New £10m investment to beat Edinburgh's notorious "Seafield stench"
Residents also told of new sewage plant in 2030
SCOTTISH Water has announced a £10 million investment in Edinburgh’s Seafield sewage works to tackle the notorious stench which has plagued the area for decades.
The money will pay for increased sludge storage at the site, which is Scotland’s biggest waste water treatment works, processing 300 million litres of water every day.
Rob Kirkwood of Leith Links Residents Association welcomed the move.
“They’ve never had enough storage space for sludge. What they have been doing is using the open primary settlement tanks as storage, which is why we have had odours for 40 years.
“Primary settlement tanks are not supposed to be used as storage tanks, but the council has allowed them to do it.”
Mr Kirkwood said a Seafield stakeholders meeting yesterday had also been told of plans for a new state-of-the-art sewage works to be built on the site in 2030.
“The proposal is for a new, modern high-tech sewage works which we have been assured will aesthetically fit into the landscape and address the two key concerns we have - odour and noise.
“They rejected the idea of moving Seafield to another site on cost grounds.”
He said Scottish Water had told them the current works could cope with the projected population increase over the next 10 years, but something more would be needed after 2030.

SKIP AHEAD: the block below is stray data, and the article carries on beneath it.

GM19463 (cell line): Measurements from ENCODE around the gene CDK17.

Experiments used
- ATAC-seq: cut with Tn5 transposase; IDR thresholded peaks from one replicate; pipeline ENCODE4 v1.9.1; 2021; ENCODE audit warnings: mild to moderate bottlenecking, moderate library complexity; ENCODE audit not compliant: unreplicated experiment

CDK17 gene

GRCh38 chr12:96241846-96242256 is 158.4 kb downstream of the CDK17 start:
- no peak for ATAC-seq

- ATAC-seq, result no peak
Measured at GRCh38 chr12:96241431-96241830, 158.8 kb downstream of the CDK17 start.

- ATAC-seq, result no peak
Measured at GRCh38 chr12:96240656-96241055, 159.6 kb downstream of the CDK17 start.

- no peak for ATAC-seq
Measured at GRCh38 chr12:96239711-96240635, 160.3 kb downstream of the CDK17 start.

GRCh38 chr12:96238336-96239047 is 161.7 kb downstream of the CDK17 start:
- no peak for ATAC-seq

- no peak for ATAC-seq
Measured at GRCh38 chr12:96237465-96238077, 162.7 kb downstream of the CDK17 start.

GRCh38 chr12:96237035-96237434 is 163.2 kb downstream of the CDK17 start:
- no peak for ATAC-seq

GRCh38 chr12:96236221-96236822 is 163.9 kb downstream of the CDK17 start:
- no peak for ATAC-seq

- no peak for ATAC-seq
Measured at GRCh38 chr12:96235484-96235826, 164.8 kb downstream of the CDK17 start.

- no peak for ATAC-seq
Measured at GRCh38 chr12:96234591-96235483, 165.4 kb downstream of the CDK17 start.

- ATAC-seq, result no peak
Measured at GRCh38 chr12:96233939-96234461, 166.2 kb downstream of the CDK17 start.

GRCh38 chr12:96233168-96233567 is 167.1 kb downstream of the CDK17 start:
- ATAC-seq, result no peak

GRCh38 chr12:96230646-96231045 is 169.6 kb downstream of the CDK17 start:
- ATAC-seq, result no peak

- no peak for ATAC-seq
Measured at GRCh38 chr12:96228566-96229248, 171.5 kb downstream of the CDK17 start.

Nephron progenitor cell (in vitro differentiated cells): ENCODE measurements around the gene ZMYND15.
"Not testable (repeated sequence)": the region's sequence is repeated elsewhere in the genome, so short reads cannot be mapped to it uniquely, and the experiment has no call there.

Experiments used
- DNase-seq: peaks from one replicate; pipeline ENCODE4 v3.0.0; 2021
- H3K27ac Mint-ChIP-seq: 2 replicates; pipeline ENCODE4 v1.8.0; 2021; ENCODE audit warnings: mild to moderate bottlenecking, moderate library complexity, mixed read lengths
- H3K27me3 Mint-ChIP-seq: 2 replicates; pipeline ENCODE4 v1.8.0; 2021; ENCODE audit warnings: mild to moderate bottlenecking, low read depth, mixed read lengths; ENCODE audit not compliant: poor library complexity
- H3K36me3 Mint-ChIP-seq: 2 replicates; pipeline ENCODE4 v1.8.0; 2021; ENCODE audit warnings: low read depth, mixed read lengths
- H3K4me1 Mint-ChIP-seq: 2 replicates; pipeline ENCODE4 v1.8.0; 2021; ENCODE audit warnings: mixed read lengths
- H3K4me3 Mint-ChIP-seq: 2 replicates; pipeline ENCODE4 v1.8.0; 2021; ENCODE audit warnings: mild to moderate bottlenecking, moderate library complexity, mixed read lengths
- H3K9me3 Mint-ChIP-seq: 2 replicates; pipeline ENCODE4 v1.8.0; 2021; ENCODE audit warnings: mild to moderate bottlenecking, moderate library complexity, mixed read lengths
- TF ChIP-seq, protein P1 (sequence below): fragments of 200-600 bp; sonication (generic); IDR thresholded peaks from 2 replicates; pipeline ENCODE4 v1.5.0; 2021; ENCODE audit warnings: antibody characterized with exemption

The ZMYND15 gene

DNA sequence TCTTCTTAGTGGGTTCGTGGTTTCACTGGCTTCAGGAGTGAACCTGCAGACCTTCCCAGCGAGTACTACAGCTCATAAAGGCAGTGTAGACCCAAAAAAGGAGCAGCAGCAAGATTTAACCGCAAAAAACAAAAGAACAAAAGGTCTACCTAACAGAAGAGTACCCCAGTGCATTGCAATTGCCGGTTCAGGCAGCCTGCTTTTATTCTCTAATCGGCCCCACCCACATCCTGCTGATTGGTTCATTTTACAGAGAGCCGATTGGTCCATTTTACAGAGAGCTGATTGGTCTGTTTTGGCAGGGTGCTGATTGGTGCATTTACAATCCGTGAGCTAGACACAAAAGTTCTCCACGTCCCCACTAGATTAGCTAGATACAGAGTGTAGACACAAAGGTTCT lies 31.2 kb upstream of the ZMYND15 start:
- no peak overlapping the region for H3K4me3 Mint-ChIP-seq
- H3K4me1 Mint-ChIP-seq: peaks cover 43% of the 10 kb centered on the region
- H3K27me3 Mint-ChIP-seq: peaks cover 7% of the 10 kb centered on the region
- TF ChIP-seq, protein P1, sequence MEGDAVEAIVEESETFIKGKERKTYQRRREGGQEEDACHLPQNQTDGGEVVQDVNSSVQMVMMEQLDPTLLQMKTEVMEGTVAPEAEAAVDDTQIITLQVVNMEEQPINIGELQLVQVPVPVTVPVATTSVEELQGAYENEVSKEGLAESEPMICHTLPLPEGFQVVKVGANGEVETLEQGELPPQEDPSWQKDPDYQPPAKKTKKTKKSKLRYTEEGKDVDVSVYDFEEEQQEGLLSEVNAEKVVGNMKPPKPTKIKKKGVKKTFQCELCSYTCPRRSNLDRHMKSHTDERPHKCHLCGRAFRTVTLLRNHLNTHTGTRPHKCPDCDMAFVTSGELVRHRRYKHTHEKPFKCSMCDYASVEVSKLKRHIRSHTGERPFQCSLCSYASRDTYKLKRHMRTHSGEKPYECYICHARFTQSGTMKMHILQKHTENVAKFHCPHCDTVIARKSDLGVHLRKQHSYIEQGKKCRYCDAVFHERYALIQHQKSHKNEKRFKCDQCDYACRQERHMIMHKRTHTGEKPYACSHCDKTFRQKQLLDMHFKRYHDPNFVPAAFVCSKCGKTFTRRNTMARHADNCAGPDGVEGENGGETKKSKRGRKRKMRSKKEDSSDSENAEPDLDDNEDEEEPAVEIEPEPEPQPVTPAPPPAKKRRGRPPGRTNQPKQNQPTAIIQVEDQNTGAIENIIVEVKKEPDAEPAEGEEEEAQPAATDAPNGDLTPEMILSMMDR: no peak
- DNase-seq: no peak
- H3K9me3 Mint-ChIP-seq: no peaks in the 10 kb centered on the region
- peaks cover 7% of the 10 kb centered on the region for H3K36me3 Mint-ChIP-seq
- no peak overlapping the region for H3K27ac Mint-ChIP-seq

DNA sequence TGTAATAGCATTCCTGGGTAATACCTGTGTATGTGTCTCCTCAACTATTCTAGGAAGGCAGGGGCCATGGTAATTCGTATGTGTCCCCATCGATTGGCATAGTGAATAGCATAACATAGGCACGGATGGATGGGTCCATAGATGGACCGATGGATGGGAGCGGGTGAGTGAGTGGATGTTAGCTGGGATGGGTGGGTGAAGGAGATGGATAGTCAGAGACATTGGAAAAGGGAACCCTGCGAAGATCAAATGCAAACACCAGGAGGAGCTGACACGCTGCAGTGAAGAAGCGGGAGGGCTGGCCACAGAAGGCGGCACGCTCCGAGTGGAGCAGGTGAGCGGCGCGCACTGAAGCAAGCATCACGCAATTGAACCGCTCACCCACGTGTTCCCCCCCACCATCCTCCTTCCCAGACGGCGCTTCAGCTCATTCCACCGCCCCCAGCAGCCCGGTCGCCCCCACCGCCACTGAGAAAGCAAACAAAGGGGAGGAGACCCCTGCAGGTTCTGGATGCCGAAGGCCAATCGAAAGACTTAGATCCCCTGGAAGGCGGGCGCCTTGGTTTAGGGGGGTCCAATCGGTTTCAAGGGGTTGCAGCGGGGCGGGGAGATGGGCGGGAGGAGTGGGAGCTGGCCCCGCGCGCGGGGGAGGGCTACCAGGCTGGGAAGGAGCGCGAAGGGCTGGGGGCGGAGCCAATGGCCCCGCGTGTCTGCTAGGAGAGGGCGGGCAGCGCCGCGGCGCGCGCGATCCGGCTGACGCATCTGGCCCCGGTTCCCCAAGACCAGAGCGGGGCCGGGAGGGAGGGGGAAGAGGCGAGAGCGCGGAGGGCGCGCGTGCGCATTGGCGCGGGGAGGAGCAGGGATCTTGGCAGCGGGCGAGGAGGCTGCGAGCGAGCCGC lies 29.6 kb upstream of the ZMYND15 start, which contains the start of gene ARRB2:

Scottish Water said the investment in extra storage followed an independent review which made a number of recommendations.
Chief executive Douglas Millican said: “Scottish Water has already completed a lot of the work that was recommended and we are committed to working with the community to ensure the planned investment and future investment is done in partnership.
“We are bringing forward this investment in extra sludge storage to help with odour risk management and we are confident that, as strategically important sites, Seafield Newbridge works can accommodate additional waste water to meet the needs of a growing region.”
Environment Secretary Roseanna Cunningham said the investment was "an important step in improving operational resilience and ensuring the
site continues to serve the growing needs of our capital city".
Edinburgh Northern & Leith MSP Ben Macpherson paid tribute to the residents and the community council for helping to secure the investment.
He said: “This investment should make a meaningful difference towards addressing the odour issues that occur in Leith, and improve the performance of the Seafield works for the benefit of Edinburgh as a whole.”
Council leader Adam McVey also welcomed the announcement. He said: "We hope this will significantly contribute to addressing odours from Seafield Waste Water Treatment Works. We will continue to monitor the progress being made to minimise the issue.”